I hate to say it, parents, but we’re liars.
We lie to our children. We lie to our coworkers. We lie to teachers, to family members, to strangers.
Mostly, though we lie to ourselves.
Now, that doesn’t make us bad people, and I don’t think we’re the kind of liars that upset those we love.
At least not on purpose.
What lies we tell ourselves about being a parent
No. We lie because we’re basically just trying to get through our day and to make things generally OK and, God forbid, easier.
So, in my eternal mission to find out why things happen, I decided to ask friends on Facebook about the sorts of lies we tell ourselves about parenting.
The responses were funny, educational and reaffirming that we’re all just figuring stuff out.
Lie: If I can just get my kid to age 18 and into college, parenting will be smooth sailing.
Lie: I can get my kid to school every morning on time.
Lie: That it will get easier as they get older.
Lie: I have to pick the right kindergarten teacher or my kid will never get into college.
Lie: If I’m open with my children, they won’t make the same mistakes I did.
Lie: That a parent is *really* in control of anything – particularly health, personality, defiance, etc.
Lie: *My* child won’t need rehab.
But here’s the biggest lie
I believe all of those lies, by the way. I have to for any chance at sleeping.
But the thing I think parents lie to themselves about the most is that having a true “work-life balance” is possible.
For years, I heard coworkers struggle against the mythical feat of strength that is balancing work and life. For years, I watched them fail and be incredibly upset and self-doubting.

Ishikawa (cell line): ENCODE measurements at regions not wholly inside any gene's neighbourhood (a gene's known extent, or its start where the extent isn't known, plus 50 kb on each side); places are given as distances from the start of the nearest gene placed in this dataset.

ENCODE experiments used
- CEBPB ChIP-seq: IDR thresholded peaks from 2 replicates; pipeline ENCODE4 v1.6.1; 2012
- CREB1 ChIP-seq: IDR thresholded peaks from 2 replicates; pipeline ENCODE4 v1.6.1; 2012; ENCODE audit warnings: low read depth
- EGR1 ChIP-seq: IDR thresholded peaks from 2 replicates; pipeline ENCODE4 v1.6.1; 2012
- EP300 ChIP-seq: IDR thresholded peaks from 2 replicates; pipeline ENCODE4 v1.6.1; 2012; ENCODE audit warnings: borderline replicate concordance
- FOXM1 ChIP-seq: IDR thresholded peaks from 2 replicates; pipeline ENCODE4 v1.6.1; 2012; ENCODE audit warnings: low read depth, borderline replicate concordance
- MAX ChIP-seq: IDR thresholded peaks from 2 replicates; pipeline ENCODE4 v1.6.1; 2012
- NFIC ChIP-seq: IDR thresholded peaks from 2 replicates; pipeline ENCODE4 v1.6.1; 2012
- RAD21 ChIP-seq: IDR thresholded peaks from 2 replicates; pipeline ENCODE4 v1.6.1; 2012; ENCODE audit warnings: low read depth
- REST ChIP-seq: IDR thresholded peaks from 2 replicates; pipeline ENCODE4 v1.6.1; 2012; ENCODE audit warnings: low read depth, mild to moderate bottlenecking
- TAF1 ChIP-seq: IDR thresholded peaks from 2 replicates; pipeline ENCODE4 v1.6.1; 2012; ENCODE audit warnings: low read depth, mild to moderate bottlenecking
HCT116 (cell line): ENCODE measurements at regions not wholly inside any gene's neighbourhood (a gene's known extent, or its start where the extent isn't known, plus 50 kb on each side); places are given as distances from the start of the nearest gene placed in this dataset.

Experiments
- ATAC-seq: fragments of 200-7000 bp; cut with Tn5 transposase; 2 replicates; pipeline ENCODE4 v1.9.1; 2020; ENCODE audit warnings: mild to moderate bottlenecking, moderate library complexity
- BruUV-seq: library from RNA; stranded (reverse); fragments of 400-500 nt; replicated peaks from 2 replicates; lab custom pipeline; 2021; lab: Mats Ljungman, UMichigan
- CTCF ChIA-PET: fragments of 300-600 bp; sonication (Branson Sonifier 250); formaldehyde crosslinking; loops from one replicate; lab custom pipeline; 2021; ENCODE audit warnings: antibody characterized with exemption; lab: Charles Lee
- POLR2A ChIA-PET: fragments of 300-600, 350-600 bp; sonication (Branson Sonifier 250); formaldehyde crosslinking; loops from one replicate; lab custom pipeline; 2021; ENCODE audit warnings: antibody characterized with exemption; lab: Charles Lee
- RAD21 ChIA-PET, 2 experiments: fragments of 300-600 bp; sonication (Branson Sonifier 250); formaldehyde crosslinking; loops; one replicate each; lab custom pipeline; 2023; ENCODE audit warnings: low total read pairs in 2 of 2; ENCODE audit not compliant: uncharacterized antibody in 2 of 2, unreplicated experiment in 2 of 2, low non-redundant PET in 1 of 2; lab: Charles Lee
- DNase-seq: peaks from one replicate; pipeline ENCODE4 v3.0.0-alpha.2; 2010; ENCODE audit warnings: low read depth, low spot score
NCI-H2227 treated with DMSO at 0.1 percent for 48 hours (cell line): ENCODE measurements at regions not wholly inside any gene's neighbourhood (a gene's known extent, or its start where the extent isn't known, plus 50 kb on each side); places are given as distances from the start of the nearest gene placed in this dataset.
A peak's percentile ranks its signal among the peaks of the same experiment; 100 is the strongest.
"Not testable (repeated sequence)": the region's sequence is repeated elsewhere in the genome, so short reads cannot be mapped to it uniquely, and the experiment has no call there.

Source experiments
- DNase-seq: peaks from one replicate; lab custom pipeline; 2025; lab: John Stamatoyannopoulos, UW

The guilt from missing school events, dinner dates, homework projects, school pick-ups and ice-cream Tuesdays eventually beat some of my friends into submission one way or another.
Some bent the knee to the work king. Others turned to a more family-friendly existence.
Few, if any, found balance.
I admit there is no such thing as work-life balance
Now, it’s my turn. I went into this parenting thing with the lessons of my forefathers and foremothers. Because of their sacrifices and burdens, I decided to just give in from the start.
To just admit that balance isn’t a thing. That having a fulfilling career and being the parent I need to be were often going to be adversarial concepts. I would just have to accept that feeling of failing as a parent for working late or feeling like less for leaving work early.
I embrace the idea that work will have to take a loss more often than not. Saying “Daddy has to work” proved just too hard to utter.
My vow to my son is that I’ll do my very best to say “Daddy is here” as often as I can, while being thankful that I’m in a job that even allows for that luxury.
I’m lucky to have a job with flexibility
It’s an option my mother didn’t have. Raising three kids on her own pretty much mandated that work put life in a choke-hold. So, I am very aware that not all parents have the opportunity to decide.
For now, I do. And I choose to do everything within my allotted wiggle room to tip that balance toward home life as often and enthusiastically as I can.
Then, I’ll probably log in from home to work when he falls sleep. Stupid work-life balance.
Louie Villalobos is a parenting blogger and digital producer for azcentral and allthemoms.com. You can follow him on Twitter @louievillalobos and find his podcast on iTunes, Stitcher andGoogle Play. Just search for “I am your father.”